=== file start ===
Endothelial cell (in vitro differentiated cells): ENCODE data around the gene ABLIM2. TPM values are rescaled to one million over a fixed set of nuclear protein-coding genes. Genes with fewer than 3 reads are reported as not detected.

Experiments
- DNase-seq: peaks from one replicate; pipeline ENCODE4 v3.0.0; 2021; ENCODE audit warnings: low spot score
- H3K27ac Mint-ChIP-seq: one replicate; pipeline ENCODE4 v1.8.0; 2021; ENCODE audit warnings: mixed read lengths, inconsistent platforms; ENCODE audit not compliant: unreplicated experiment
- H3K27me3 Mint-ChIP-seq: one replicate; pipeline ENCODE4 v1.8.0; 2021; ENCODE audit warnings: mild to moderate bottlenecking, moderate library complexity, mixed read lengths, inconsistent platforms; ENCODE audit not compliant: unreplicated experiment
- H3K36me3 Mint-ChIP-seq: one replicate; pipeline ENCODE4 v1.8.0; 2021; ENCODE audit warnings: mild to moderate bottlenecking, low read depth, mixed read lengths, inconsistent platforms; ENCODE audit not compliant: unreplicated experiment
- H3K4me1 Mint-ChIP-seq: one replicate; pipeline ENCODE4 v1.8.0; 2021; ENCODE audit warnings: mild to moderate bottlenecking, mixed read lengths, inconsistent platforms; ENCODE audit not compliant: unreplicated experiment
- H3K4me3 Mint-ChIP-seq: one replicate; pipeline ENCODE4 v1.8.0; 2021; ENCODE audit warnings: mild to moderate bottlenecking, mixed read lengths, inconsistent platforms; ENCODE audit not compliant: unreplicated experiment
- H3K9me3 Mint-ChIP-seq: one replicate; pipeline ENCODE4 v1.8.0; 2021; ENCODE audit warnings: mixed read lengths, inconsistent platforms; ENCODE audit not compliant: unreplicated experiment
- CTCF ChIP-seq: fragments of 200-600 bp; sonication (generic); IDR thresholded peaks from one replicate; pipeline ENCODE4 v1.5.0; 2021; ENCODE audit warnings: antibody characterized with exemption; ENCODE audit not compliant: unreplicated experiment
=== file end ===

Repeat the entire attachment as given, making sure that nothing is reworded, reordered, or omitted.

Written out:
Endothelial cell (in vitro differentiated cells): ENCODE data around the gene ABLIM2. TPM values are rescaled to one million over a fixed set of nuclear protein-coding genes. Genes with fewer than 3 reads are reported as not detected.

Experiments
- DNase-seq: peaks from one replicate; pipeline ENCODE4 v3.0.0; 2021; ENCODE audit warnings: low spot score
- H3K27ac Mint-ChIP-seq: one replicate; pipeline ENCODE4 v1.8.0; 2021; ENCODE audit warnings: mixed read lengths, inconsistent platforms; ENCODE audit not compliant: unreplicated experiment
- H3K27me3 Mint-ChIP-seq: one replicate; pipeline ENCODE4 v1.8.0; 2021; ENCODE audit warnings: mild to moderate bottlenecking, moderate library complexity, mixed read lengths, inconsistent platforms; ENCODE audit not compliant: unreplicated experiment
- H3K36me3 Mint-ChIP-seq: one replicate; pipeline ENCODE4 v1.8.0; 2021; ENCODE audit warnings: mild to moderate bottlenecking, low read depth, mixed read lengths, inconsistent platforms; ENCODE audit not compliant: unreplicated experiment
- H3K4me1 Mint-ChIP-seq: one replicate; pipeline ENCODE4 v1.8.0; 2021; ENCODE audit warnings: mild to moderate bottlenecking, mixed read lengths, inconsistent platforms; ENCODE audit not compliant: unreplicated experiment
- H3K4me3 Mint-ChIP-seq: one replicate; pipeline ENCODE4 v1.8.0; 2021; ENCODE audit warnings: mild to moderate bottlenecking, mixed read lengths, inconsistent platforms; ENCODE audit not compliant: unreplicated experiment
- H3K9me3 Mint-ChIP-seq: one replicate; pipeline ENCODE4 v1.8.0; 2021; ENCODE audit warnings: mixed read lengths, inconsistent platforms; ENCODE audit not compliant: unreplicated experiment
- CTCF ChIP-seq: fragments of 200-600 bp; sonication (generic); IDR thresholded peaks from one replicate; pipeline ENCODE4 v1.5.0; 2021; ENCODE audit warnings: antibody characterized with exemption; ENCODE audit not compliant: unreplicated experiment